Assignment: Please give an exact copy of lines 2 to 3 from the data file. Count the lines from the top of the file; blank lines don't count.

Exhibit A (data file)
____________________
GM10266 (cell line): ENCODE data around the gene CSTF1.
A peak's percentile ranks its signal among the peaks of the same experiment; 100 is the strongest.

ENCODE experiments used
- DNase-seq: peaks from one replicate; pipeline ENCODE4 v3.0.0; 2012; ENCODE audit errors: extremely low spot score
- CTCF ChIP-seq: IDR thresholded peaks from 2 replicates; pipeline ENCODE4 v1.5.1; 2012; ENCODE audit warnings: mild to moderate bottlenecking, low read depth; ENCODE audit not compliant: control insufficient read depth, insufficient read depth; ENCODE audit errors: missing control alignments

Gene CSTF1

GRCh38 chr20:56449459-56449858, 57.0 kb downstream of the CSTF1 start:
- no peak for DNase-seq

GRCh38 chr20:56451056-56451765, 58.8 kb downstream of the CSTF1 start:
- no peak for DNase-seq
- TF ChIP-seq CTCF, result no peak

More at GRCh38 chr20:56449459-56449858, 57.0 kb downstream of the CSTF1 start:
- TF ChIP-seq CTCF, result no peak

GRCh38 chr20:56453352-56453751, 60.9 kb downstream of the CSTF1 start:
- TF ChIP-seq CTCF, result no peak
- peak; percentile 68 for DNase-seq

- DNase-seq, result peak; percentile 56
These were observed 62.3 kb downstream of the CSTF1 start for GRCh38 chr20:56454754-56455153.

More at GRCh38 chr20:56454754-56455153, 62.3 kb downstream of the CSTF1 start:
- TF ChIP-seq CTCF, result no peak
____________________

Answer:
A peak's percentile ranks its signal among the peaks of the same experiment; 100 is the strongest.

ENCODE experiments used